Remember to Say ‘When’


One of my favorite movies of all time is Regarding Henry. If you haven’t seen it, and you want to see a movie that makes you smile about the power of the human spirit to change and evolve through hardship, I encourage you to check it out. My favorite message in the movie among all of the beautiful messages that are present is about saying ‘when’. Henry, who has suffered amnesia and has some brain damage, has returned to work. His secretary is pouring him coffee, and she keeps pouring. She tells him he must tell her ‘when’. He learns this lesson about a number of things and finally says ‘when’ on his career. It’s easier to say ‘when’ on a relationship or a career when you have no memory or recollection of the past, I guess. I wish we all had the opportunity to forget the messages we learn about life early on.

I have several friends who are contemplating the end of their long-term romantic relationships. They each have their own story, and this is not their forum, but ending a relationship is one of the hardest things I’ve ever done … every time. I’ve ended an engagement, two marriages, numerous friendships and lots of superficial encounters that I’d hardly call relationships but they had enough significance that it wasn’t easy to say ‘when’. I’m codependent. I will always have that tendency although I’ve gotten much better. I never said ‘when’ in the past. I say ‘when’ fairly often now.

Because I write about divorce, people talk to me about their journey. There is so much pain and guilt incorporated into that particular rendering of ‘when’. Not only is there the brutal pain of the loss of the relationship and the dream, there is the overwhelming guilt that divorce brings with it. No matter how common, when it’s your divorce and your broken covenant, it’s deeply painful. I discussed it with a minister who told me that the vows also include the covenant ‘to love, honor and cherish – forsaking all others’. The vows were already broken long before the part about ’til death do us part’ was broken. We put so much emphasis on the wrongness of saying ‘when’ that we forget about the rest of the vows.

Since I’ve been in recovery from codependency, I’ve learned how to say ‘when’. I’ve learned to say ‘when’ to coffee, poor quality food, hurtful relationships, dysfunctional jobs and people, places and things that hurt me. A friend of mine was newly dating a man, and she was trying to decide whether she wanted to continue to date him. There were a few things that bothered her, and she wanted to know if she was being too picky. I actually don’t know if I’m the right person for that conversation, as I’ve become really damn picky. But, I told her what I remind myself. This is your life and your relationship. If you don’t like something about it, you can say ‘when’. It doesn’t matter if I think it,s right or your Momma thinks it’s wrong, or if he thinks your are being unfair. We can choose what we want in our lives and what we don’t. It doesn’t mean there’s anything wrong with him or his lifestyle. It just means that you don’t really choose to have that in your life. We each have our own limits based on our own past experiences and wounds. We get to choose what we have in our environment. And I actually love it when other people tell me ‘when’ to. It teaches me how they want to be treated. It’s clean, it’s loving and it helps our relationship.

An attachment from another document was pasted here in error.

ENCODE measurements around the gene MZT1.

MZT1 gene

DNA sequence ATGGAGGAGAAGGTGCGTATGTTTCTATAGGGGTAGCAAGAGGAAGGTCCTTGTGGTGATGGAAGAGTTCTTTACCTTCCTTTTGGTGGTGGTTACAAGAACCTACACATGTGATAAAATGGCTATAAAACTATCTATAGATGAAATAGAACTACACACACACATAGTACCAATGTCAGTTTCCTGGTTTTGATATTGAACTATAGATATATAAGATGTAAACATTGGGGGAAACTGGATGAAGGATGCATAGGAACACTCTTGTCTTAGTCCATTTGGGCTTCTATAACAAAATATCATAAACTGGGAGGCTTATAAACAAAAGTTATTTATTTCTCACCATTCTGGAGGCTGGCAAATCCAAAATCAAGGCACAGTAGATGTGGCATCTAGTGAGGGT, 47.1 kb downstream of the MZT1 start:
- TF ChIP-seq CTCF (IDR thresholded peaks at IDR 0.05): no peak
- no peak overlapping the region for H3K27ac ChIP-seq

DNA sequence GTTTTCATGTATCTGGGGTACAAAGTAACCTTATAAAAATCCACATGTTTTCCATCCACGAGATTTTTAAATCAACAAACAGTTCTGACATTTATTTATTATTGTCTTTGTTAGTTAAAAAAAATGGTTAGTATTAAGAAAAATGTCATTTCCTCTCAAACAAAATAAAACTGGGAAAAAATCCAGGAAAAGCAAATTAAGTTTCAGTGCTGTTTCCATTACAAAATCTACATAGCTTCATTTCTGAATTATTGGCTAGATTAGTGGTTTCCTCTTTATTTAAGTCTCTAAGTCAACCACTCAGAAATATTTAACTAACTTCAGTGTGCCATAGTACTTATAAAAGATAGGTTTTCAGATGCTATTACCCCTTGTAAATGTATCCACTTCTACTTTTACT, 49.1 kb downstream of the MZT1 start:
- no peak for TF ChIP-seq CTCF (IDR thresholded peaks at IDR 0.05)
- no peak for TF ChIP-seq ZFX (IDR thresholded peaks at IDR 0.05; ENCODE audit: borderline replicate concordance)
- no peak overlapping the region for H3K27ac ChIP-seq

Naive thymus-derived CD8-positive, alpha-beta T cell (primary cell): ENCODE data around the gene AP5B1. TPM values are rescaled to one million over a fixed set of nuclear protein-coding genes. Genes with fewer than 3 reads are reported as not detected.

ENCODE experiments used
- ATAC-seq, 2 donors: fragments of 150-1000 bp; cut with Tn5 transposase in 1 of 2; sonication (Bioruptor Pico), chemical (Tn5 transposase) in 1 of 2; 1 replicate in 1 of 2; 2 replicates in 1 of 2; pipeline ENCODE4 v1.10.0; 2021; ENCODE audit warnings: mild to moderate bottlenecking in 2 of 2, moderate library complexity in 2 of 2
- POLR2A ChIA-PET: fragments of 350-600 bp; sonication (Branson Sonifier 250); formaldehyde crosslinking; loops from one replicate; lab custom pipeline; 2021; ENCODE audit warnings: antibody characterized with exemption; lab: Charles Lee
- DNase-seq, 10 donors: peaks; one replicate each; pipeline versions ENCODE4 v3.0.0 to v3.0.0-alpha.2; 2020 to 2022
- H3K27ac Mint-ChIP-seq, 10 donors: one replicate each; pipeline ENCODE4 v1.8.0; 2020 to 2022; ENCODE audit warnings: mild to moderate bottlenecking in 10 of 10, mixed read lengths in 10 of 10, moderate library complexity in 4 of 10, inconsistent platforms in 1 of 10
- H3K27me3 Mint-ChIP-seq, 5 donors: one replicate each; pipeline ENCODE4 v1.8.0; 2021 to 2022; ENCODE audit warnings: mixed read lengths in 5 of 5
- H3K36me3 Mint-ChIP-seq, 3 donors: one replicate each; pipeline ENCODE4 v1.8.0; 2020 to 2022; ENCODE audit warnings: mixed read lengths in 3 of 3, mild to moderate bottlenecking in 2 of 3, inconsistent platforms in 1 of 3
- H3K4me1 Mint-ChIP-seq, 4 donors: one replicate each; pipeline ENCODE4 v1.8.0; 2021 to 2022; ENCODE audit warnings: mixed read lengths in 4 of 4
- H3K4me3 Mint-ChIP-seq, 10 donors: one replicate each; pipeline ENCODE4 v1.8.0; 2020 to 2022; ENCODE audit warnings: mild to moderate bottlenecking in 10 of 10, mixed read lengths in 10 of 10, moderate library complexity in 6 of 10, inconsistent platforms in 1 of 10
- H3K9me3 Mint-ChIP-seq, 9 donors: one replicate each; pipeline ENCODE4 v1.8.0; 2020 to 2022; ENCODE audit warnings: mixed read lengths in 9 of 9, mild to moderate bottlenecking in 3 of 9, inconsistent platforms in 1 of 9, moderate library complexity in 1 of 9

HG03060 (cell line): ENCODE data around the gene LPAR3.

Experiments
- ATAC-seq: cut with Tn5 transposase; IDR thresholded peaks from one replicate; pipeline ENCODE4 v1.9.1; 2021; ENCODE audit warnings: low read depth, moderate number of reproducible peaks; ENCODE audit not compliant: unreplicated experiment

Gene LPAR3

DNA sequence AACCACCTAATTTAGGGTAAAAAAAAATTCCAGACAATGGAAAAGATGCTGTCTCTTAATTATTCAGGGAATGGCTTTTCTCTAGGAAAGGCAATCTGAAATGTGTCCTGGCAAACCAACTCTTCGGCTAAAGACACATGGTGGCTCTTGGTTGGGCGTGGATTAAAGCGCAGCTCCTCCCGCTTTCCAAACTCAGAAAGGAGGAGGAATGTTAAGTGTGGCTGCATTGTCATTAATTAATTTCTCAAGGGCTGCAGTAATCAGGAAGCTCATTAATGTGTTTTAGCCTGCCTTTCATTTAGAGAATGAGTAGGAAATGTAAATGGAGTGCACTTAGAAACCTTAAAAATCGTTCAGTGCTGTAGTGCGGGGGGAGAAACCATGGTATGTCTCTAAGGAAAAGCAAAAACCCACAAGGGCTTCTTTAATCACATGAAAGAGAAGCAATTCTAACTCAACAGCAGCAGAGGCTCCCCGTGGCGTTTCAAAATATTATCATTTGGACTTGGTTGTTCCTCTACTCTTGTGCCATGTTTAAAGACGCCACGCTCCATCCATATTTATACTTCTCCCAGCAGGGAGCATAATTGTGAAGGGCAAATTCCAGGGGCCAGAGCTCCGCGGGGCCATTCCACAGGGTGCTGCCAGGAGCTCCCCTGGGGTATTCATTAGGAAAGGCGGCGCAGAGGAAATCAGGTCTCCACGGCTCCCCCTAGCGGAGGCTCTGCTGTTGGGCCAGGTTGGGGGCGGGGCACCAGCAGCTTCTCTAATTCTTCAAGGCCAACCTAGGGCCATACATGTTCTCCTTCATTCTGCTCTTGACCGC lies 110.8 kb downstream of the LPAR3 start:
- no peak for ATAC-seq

I say ‘when’ on relationships pretty quickly now – male or female. I’ve learned that I don’t deal well with non-responsive people. My core issues get triggered when I have to put all of the work in a relationship, or if it’s not mutually affectionate. So, when I meet somebody and they ignore my attempts to contact them or consistently cancel commitments with me, I say ‘when’. There’s nothing wrong with them. They are who they are, and they probably mean nothing by their non-responsiveness. But, I don’t want that kind of behavior in my close relationships. I want people that accept me and like me as I am and that want me in their lives enough to pursue me as much as I pursue them. I may have fewer people in my life, but I sure have closer relationships based on my higher standards. And that’s precisely what I want. I had to say ‘when’ in order to make room for the good stuff. Otherwise, I imagine I’d be spending all of my time chasing people who really aren’t that interested in being friends with me instead of opening space to meet people who do.

When I say ‘when’ to something, I actually get this really big jolt of energy. If I have to say ‘when’ there is somebody or something that is draining me emotionally or physically. So, when I say ‘when’ that rope that’s dragging me down snaps, and I get a backlash of positive energy coming back at me. I also believe that when I tell the universe NO … I don’t want that … I’ve just alleviated one future hard lesson that I have to learn. As my friend Elizabeth says, “I’m glad I dodged that bullet.” I wish saying ‘when’ made me bullet-proof. It doesn’t. It just helps me get out of the way, and it gets easier every time I utter the word.

2 Comments on “Remember to Say ‘When’

  1. Another good one Sharon. 🙂 I said “when” to alcohol yesterday and to staying up late. A start…

    When is your conversation with Karol?

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